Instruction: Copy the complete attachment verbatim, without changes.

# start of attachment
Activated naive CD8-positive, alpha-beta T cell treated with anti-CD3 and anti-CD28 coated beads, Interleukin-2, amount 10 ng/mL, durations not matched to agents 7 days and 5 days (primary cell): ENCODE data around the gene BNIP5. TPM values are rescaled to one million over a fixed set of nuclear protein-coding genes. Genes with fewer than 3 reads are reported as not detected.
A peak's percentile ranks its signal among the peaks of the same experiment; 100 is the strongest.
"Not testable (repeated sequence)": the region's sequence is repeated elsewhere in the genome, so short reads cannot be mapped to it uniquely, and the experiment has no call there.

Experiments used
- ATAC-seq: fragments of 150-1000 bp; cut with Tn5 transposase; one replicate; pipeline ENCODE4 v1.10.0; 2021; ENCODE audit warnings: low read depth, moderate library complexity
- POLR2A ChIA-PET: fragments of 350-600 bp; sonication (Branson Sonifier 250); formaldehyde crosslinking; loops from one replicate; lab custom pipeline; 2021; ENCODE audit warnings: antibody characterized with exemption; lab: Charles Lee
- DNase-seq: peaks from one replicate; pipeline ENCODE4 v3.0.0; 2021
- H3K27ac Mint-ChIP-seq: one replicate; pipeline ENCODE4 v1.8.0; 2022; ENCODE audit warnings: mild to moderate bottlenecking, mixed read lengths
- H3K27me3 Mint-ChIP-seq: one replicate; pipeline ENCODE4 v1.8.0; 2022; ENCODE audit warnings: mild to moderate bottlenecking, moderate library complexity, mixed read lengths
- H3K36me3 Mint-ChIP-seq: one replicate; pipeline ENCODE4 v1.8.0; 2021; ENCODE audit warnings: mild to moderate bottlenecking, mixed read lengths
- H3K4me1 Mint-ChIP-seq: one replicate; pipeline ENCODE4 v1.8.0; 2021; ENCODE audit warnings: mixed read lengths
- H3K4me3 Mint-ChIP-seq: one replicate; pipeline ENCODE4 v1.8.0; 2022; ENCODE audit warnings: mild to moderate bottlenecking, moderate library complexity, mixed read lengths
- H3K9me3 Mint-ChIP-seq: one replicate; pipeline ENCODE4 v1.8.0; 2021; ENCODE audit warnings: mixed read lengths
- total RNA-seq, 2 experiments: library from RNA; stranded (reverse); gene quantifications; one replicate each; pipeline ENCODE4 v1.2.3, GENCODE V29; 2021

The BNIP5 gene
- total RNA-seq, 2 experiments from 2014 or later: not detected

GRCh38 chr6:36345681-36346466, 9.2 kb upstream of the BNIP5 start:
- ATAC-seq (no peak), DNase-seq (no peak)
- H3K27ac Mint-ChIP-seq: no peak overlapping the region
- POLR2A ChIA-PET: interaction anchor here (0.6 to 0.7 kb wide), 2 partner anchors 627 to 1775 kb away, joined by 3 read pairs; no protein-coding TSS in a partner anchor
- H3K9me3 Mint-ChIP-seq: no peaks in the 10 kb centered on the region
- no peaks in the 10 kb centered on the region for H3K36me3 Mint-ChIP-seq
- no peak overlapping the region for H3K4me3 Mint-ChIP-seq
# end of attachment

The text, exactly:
Activated naive CD8-positive, alpha-beta T cell treated with anti-CD3 and anti-CD28 coated beads, Interleukin-2, amount 10 ng/mL, durations not matched to agents 7 days and 5 days (primary cell): ENCODE data around the gene BNIP5. TPM values are rescaled to one million over a fixed set of nuclear protein-coding genes. Genes with fewer than 3 reads are reported as not detected.
A peak's percentile ranks its signal among the peaks of the same experiment; 100 is the strongest.
"Not testable (repeated sequence)": the region's sequence is repeated elsewhere in the genome, so short reads cannot be mapped to it uniquely, and the experiment has no call there.

Experiments used
- ATAC-seq: fragments of 150-1000 bp; cut with Tn5 transposase; one replicate; pipeline ENCODE4 v1.10.0; 2021; ENCODE audit warnings: low read depth, moderate library complexity
- POLR2A ChIA-PET: fragments of 350-600 bp; sonication (Branson Sonifier 250); formaldehyde crosslinking; loops from one replicate; lab custom pipeline; 2021; ENCODE audit warnings: antibody characterized with exemption; lab: Charles Lee
- DNase-seq: peaks from one replicate; pipeline ENCODE4 v3.0.0; 2021
- H3K27ac Mint-ChIP-seq: one replicate; pipeline ENCODE4 v1.8.0; 2022; ENCODE audit warnings: mild to moderate bottlenecking, mixed read lengths
- H3K27me3 Mint-ChIP-seq: one replicate; pipeline ENCODE4 v1.8.0; 2022; ENCODE audit warnings: mild to moderate bottlenecking, moderate library complexity, mixed read lengths
- H3K36me3 Mint-ChIP-seq: one replicate; pipeline ENCODE4 v1.8.0; 2021; ENCODE audit warnings: mild to moderate bottlenecking, mixed read lengths
- H3K4me1 Mint-ChIP-seq: one replicate; pipeline ENCODE4 v1.8.0; 2021; ENCODE audit warnings: mixed read lengths
- H3K4me3 Mint-ChIP-seq: one replicate; pipeline ENCODE4 v1.8.0; 2022; ENCODE audit warnings: mild to moderate bottlenecking, moderate library complexity, mixed read lengths
- H3K9me3 Mint-ChIP-seq: one replicate; pipeline ENCODE4 v1.8.0; 2021; ENCODE audit warnings: mixed read lengths
- total RNA-seq, 2 experiments: library from RNA; stranded (reverse); gene quantifications; one replicate each; pipeline ENCODE4 v1.2.3, GENCODE V29; 2021

The BNIP5 gene
- total RNA-seq, 2 experiments from 2014 or later: not detected

GRCh38 chr6:36345681-36346466, 9.2 kb upstream of the BNIP5 start:
- ATAC-seq (no peak), DNase-seq (no peak)
- H3K27ac Mint-ChIP-seq: no peak overlapping the region
- POLR2A ChIA-PET: interaction anchor here (0.6 to 0.7 kb wide), 2 partner anchors 627 to 1775 kb away, joined by 3 read pairs; no protein-coding TSS in a partner anchor
- H3K9me3 Mint-ChIP-seq: no peaks in the 10 kb centered on the region
- no peaks in the 10 kb centered on the region for H3K36me3 Mint-ChIP-seq
- no peak overlapping the region for H3K4me3 Mint-ChIP-seq